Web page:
Nonprofit stepping up for education during the COVID crisis

Good News Notes:

“When COVID-19 forced Summit54 to cancel its signature program for elementary school students in the lower Roaring Fork Valley last summer, the local nonprofit could have gone on hiatus. Instead, it doubled down on its efforts.

Summit54 created new, free programs to provide tutoring for elementary school students at a time when extra attention is needed more than ever. While the pandemic has made it difficult for schools to regularly hold classes in-person, Summit54 has made sure students could still meet with teachers in small groups.

‘Kids craved interaction. Teachers missed their kids,’ said Terri Caine, Summit54’s executive director. Terri and her husband, Tony, co-founded the organization to boost educational opportunities for youth. Tony climbed Colorado’s 54 tallest peaks, all over 14,000 feet in elevation, to raise awareness and funds for the nonprofit, thus its name.

For the eight years prior to 2020, the nonprofit had partnered with the Roaring Fork School District in a program called Summer Advantage. Each summer between 600 and 750 students in kindergarten through fourth-grade worked with teachers on skills designed to raise their achievement, improve their self-esteem and get prepared for the following school year.

The program reaches many of the students facing the biggest challenges in elementary schools in Basalt, Carbondale and Glenwood Springs. The demographics for 2019 showed 84% of the young scholars were Hispanic, 14% Caucasian, 1% Black and 1% other.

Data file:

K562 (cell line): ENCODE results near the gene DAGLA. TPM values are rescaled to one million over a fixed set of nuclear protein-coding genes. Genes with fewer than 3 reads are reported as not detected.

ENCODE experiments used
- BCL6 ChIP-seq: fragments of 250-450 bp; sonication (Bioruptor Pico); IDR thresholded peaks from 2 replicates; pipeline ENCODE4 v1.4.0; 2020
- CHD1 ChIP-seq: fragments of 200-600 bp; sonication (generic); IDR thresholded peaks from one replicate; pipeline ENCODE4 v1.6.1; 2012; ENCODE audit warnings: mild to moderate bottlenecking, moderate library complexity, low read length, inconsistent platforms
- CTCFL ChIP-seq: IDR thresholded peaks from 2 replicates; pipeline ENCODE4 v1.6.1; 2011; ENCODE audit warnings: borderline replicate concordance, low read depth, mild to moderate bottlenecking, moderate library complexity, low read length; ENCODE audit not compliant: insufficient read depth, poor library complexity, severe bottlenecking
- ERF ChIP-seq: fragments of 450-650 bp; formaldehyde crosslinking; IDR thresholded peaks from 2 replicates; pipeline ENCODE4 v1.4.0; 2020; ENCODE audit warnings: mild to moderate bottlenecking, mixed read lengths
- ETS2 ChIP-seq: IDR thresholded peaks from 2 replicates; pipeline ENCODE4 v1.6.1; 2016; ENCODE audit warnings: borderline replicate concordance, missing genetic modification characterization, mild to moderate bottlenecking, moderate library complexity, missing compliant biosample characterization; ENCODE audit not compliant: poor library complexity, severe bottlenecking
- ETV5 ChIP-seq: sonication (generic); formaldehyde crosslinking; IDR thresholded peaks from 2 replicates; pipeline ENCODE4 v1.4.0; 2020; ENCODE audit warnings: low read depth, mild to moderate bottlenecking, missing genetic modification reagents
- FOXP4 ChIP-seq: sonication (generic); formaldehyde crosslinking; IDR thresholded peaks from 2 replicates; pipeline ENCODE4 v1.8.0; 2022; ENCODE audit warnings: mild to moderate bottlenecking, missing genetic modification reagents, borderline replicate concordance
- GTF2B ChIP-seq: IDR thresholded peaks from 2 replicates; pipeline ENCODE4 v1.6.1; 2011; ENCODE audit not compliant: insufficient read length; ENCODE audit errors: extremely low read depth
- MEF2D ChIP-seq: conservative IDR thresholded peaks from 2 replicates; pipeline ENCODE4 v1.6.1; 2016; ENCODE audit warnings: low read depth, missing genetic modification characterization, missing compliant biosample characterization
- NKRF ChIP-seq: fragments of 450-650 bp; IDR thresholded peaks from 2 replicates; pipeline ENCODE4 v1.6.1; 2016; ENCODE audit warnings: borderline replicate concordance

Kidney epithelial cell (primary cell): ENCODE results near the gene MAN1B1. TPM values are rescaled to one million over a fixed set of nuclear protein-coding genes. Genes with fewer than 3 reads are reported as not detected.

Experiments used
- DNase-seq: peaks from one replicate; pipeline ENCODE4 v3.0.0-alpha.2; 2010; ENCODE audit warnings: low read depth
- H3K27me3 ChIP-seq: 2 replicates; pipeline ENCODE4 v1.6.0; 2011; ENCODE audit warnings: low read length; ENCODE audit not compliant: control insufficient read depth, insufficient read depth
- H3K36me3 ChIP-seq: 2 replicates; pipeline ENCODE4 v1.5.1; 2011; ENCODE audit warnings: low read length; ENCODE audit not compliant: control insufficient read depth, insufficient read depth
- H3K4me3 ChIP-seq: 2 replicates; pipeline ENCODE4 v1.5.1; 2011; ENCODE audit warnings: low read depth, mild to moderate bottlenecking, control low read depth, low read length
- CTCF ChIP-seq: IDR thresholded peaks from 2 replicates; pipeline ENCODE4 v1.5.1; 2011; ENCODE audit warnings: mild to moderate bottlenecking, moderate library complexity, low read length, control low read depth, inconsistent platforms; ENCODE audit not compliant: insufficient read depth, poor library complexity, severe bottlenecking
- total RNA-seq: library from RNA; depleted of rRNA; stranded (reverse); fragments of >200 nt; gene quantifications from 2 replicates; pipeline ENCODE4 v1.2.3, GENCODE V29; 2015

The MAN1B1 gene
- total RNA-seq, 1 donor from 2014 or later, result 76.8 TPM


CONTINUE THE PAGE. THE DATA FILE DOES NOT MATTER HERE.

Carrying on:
Of those who applied for Summer Advantage, 77% qualified for free or reduced-price meals.

Summer Advantage had to be scrapped one month before it was scheduled to start. It was too risky to have teachers and students meeting indoors. Nevertheless, Caine was determined not to let COVID-19 derail the effort.

She scrambled to establish the Summer Success program, where small groups met in regional parks for academic and life-enrichment activities. The program operated four days per week over five weeks in 23 regional parks. The program served about 220 students entering first- through fifth-grades.

‘We wouldn’t have been able to do this if teachers hadn’t stepped up,’ Caine said.

Many teachers who work in the Roaring Fork School District are hired for the summer program.

Kids started their day with a health screen and a session designed by another local nonprofit, Focused Kids, to get them in a relaxed and recharged frame of mind that enhanced learning. Then they had 90 minutes of literacy followed by a nutritious snack and active outdoor play. Their day concluded with 60 minutes of math. The kids were sent home with a nutritious lunch.

The organization and the school district kept the momentum going into fall. Teachers and other educators were hired to provide tutoring in small groups, again meeting outside. The program was offered three days per week for seven weeks from 3:45 to 5:15 p.m. through Oct. 15. Only one session was canceled due to inclement weather. About 130 students took advantage of the program.”

View the whole story here:

Originally published at on February 23, 2021.



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